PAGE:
September Maintenance

General Maintenance

Heavy morning dews can mean your sward stays wet for longer periods, making it vulnerable to attack fro Fusarium. Brushing this regularly will help remove as much moisture from the plant, controlling the disease. Prevention is better than cure, so spray when possible.

Regular mowing of the square will need to be continued whilst preparing the pitches. After care of the wicket should also be maintained; as well as repairs and renovation, even with the season’s end just around the corner. 

Foot holes may require more intense work so make sure to pay attention to them; don’t neglect your outfield either though, as this is the largest area of maintenance which still needs to be carefully managed.

If you have completed your season, set the HOC between 4 and 5mm and give your square a final cut to remove as much vegetation as possible.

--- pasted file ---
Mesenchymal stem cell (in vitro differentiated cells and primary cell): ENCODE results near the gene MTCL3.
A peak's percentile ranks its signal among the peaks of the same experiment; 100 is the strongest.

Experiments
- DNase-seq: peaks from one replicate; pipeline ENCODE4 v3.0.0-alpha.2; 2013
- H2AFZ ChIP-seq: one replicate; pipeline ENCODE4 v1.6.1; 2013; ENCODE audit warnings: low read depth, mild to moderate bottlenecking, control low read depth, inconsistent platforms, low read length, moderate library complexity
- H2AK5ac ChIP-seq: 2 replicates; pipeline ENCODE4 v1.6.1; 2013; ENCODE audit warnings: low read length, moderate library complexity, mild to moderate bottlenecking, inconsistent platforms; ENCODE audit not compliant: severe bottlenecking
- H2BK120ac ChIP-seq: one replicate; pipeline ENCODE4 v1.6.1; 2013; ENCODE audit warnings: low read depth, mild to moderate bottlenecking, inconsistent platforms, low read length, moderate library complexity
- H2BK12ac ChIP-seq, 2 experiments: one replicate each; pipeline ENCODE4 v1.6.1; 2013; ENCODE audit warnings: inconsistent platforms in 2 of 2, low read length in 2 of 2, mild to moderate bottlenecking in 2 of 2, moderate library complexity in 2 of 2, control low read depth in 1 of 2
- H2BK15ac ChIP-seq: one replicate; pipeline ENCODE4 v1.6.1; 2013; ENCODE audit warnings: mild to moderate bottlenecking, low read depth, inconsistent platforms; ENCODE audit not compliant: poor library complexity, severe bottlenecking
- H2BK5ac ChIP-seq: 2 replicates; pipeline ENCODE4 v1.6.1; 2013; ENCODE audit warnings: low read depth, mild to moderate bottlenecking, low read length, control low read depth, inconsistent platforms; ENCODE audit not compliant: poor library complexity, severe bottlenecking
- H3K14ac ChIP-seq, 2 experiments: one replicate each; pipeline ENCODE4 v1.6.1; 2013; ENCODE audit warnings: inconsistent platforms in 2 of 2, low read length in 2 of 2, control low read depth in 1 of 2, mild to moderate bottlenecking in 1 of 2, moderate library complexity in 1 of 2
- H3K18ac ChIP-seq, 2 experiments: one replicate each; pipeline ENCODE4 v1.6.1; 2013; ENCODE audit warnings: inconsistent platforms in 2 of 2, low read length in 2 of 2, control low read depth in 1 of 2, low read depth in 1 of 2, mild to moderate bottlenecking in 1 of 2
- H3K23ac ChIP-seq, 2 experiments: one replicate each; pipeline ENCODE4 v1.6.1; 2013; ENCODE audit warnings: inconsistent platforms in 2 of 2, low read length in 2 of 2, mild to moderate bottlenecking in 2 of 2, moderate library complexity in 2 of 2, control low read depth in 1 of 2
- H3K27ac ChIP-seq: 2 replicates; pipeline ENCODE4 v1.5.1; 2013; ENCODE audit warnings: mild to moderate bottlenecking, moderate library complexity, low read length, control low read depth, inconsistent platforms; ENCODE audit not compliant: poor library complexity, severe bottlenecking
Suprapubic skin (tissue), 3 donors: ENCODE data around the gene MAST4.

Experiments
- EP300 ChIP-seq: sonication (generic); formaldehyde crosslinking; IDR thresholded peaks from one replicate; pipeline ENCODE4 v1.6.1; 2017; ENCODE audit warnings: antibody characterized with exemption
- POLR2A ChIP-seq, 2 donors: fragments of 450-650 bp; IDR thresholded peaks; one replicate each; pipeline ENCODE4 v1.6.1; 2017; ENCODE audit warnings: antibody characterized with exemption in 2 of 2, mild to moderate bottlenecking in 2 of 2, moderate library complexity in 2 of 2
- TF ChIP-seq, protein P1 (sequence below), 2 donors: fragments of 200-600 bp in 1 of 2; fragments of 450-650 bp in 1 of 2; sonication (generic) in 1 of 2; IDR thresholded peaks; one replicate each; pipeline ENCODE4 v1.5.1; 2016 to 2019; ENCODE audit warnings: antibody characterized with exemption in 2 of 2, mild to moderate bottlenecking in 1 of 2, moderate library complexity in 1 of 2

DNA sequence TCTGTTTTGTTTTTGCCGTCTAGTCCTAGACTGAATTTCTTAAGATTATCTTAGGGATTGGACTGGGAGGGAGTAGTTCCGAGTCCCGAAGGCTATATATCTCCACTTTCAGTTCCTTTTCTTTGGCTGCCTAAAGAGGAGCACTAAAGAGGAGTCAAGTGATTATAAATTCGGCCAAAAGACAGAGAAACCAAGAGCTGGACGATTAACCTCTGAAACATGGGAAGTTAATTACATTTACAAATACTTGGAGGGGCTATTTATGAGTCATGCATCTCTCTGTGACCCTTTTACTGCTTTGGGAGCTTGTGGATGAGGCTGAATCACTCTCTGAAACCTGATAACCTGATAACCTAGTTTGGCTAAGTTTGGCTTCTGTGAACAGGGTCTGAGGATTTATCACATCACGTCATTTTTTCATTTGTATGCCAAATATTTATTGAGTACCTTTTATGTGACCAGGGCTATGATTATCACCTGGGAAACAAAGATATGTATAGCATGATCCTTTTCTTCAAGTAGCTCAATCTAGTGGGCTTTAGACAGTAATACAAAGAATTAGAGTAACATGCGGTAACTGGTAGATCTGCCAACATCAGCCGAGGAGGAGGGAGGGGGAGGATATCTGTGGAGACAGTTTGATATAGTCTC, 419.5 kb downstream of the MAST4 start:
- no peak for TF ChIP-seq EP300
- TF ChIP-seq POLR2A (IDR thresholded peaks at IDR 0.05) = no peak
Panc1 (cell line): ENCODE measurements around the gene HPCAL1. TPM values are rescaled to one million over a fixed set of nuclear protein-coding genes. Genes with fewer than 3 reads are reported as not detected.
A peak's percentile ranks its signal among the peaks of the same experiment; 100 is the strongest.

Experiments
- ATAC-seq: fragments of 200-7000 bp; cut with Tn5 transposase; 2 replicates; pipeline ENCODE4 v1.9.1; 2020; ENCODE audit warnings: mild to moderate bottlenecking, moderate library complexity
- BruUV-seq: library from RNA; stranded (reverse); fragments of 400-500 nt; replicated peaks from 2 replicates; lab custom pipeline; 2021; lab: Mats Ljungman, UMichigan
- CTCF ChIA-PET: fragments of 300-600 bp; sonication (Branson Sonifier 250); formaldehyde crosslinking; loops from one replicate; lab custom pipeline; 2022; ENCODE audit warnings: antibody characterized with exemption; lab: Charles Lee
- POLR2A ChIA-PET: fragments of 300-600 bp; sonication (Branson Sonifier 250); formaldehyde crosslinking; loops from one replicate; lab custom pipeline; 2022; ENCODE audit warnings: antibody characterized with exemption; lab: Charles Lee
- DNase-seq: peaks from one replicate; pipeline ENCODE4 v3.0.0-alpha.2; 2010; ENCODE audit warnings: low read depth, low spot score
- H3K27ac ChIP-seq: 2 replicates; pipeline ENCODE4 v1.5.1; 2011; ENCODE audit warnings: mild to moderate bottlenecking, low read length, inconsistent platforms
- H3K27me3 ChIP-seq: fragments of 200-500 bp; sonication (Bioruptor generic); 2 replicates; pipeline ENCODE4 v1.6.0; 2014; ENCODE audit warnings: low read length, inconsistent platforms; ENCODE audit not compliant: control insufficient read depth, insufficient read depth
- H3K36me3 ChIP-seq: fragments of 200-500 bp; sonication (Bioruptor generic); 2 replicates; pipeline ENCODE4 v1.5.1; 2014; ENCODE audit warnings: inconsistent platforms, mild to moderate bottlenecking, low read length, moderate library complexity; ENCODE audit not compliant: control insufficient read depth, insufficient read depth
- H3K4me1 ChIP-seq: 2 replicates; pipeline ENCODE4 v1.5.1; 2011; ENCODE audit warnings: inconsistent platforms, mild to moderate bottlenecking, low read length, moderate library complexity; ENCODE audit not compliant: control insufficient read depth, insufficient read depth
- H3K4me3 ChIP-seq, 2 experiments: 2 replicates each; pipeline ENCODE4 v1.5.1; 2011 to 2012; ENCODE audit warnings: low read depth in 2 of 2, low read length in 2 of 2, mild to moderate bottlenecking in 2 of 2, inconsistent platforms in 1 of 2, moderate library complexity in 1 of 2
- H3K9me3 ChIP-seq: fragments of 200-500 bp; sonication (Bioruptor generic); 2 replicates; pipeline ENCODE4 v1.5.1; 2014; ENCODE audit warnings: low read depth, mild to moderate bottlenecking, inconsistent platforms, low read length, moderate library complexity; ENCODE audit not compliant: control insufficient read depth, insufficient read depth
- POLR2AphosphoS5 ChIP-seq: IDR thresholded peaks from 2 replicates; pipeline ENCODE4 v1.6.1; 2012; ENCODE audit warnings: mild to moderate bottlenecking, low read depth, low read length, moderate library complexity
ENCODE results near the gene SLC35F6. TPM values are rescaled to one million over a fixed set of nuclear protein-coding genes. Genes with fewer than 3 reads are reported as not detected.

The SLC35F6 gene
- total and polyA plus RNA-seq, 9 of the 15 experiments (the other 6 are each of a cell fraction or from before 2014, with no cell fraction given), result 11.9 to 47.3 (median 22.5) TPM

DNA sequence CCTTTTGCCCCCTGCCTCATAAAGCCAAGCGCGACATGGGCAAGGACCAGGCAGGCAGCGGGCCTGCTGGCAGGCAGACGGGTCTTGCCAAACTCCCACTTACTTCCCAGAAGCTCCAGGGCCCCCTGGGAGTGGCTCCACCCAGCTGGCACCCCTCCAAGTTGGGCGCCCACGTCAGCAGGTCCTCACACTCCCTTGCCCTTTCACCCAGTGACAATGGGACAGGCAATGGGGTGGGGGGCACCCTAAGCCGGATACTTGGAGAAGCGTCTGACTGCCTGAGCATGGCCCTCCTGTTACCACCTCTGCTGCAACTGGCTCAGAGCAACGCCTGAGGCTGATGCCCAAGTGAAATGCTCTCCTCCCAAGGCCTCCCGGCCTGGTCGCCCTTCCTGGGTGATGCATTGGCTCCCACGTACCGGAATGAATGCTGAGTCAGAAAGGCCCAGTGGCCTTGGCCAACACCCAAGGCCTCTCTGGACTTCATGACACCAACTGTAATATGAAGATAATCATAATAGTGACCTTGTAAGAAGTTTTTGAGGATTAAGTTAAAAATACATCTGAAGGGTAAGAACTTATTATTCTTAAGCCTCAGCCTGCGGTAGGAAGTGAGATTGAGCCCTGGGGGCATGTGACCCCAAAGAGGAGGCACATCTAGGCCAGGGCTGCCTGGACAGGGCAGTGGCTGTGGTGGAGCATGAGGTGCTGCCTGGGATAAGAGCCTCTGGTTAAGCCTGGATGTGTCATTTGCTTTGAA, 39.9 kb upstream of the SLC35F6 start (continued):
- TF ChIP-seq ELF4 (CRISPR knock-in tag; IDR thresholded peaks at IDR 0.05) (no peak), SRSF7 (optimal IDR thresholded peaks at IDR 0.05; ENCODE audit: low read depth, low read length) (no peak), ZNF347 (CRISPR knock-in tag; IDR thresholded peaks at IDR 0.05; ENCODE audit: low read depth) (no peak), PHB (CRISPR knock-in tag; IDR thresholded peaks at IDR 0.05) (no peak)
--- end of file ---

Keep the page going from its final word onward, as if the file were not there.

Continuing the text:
Irrigate the square copiously to allow moisture to get down into the soil profile to aid machinery, such as scarifiers, to do their work.

Grounds conditions will be able to sustain the weight of ground work without it causing too much damage so September is a good month to carry them out; particular drainage. It’s important to not under or over dress your pitches, 6-10 bags of loam are applied per wicket as a general rule of thumb.

Too many club pitches don’t perform well in terms of pace and bounce, so do not skimp on the amount of loam used, as wear and tear is magnified during use. Failing to remove enough thatch/debris during renovations and not applying enough loam results in slow and low pitches.